Google’s former CEO and current chairman is a precious asset for the company and it shows, with Eric Schmidt now getting paid “a lot more than he did when he was running the Internet company,” Associated Press writes. According to a new document filed with the U.S. Securities and Exchange Commission (SEC), Google is rewarding the exec with $100 million in restricted stock, on top of a $6 million cash bonus received last year.
This is the second time the exec is receiving a $100 million restricted stock bonus in the three years since he has been replaced at Google’s helm by Larry Page, one of the company’s co-founders. The first batch of restricted stock was awarded to Schmidt soon after Page took over the CEO position, and should vest next year. The new award will be granted on Wednesday, and will vest over a four-year period starting with May 2015.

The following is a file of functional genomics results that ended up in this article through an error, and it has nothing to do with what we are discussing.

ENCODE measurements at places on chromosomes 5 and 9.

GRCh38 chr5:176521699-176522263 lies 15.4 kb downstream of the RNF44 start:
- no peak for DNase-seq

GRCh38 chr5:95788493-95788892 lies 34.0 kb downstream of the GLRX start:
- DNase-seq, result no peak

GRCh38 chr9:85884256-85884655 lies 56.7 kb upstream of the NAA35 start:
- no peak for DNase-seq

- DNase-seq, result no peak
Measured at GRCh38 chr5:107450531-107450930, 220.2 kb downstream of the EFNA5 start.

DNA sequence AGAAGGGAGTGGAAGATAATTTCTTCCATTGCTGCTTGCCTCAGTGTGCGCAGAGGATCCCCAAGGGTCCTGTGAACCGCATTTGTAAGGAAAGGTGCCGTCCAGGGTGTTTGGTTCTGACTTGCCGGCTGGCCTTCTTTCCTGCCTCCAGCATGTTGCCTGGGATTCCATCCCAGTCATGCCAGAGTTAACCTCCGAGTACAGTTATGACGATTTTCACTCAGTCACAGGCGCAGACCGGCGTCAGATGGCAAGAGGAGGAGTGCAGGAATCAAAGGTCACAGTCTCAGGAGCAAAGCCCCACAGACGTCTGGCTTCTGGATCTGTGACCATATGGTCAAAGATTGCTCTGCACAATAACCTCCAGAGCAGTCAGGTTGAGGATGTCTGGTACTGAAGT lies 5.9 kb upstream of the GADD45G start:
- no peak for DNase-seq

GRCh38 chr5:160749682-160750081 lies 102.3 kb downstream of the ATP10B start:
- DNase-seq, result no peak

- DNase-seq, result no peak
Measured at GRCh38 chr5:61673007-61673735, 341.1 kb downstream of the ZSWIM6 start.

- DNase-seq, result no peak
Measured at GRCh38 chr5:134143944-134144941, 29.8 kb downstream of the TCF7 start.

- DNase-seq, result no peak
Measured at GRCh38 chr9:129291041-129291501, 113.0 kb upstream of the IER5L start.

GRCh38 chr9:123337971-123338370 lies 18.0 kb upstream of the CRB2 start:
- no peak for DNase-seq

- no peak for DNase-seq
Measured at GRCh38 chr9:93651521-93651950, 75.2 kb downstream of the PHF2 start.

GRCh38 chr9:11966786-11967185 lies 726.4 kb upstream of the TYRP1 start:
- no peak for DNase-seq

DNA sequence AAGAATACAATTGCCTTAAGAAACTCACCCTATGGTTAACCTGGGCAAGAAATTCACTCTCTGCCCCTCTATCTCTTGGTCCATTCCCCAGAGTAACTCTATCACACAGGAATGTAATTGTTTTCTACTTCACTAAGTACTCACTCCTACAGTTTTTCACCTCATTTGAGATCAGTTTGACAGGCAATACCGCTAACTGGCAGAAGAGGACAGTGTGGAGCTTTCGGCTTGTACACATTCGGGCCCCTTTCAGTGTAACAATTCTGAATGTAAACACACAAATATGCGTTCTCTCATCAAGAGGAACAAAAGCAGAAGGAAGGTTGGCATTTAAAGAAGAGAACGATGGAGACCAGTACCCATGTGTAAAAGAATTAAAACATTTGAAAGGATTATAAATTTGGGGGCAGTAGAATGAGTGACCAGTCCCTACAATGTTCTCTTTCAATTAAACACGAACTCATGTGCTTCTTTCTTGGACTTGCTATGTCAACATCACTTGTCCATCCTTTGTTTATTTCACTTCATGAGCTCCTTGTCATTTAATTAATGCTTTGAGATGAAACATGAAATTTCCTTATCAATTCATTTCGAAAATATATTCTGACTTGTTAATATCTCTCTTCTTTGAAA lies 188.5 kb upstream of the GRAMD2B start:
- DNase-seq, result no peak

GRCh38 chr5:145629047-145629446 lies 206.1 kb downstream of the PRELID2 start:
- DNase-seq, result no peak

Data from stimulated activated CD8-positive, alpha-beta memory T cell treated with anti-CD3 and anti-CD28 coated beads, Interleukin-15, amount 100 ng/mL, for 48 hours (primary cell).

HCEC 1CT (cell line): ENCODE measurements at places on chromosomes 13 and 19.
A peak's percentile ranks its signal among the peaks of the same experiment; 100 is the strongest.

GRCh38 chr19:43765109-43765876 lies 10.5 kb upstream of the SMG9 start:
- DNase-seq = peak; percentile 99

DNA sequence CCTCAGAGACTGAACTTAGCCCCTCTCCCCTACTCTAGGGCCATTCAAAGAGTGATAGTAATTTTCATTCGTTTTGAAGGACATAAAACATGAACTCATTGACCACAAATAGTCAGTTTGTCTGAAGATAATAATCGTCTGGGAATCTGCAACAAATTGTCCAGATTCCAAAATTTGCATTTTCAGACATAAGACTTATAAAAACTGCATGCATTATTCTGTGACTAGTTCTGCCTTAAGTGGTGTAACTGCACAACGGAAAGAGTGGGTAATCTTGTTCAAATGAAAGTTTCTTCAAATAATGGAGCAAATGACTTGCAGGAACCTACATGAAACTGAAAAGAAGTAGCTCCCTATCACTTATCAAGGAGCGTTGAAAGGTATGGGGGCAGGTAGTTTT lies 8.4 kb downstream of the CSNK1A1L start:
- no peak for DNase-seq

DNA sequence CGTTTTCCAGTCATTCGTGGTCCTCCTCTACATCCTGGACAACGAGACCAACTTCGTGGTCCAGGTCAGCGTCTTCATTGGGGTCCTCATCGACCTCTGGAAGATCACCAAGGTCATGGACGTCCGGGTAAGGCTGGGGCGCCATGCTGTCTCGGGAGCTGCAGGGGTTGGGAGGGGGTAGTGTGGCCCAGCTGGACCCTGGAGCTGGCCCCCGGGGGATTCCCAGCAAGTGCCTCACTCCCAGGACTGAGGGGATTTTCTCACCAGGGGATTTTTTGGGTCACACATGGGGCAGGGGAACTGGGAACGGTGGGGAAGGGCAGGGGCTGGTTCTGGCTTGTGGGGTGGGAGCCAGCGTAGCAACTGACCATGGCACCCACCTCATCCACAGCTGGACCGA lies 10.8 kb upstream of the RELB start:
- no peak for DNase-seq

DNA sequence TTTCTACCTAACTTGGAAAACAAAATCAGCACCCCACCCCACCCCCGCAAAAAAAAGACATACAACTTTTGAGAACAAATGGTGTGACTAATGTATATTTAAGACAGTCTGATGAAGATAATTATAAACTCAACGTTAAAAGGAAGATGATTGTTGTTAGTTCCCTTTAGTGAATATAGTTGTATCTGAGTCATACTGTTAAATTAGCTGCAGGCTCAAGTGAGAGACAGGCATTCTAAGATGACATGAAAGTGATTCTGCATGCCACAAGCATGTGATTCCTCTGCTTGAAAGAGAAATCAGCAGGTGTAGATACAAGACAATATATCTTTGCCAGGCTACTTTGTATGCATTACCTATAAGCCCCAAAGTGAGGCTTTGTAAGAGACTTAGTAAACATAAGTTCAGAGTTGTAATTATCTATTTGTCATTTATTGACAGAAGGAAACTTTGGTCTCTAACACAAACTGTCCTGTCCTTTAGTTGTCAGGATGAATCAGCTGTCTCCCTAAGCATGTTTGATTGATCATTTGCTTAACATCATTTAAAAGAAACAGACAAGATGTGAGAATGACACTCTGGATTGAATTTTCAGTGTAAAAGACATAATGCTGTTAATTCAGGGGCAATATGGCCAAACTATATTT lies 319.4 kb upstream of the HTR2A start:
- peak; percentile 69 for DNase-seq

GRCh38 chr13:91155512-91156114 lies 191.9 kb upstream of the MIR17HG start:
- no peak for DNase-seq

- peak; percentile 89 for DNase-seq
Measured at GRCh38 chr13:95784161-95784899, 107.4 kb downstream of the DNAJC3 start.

Essentially, Google is paying Schmidt a considerable amount of money for the exec to stick around as an executive chairman. Schmidt, who has amassed an estimated $8 billion from the stock he either received or bought when he became CEO in 2001, did not have a huge salary and did not receive significant bonuses or stock awards while he was in charge of the Search giant – his salary was capped at $1 for the final six years of his tenure, and annual bonuses did not exceed $2,000 during that time.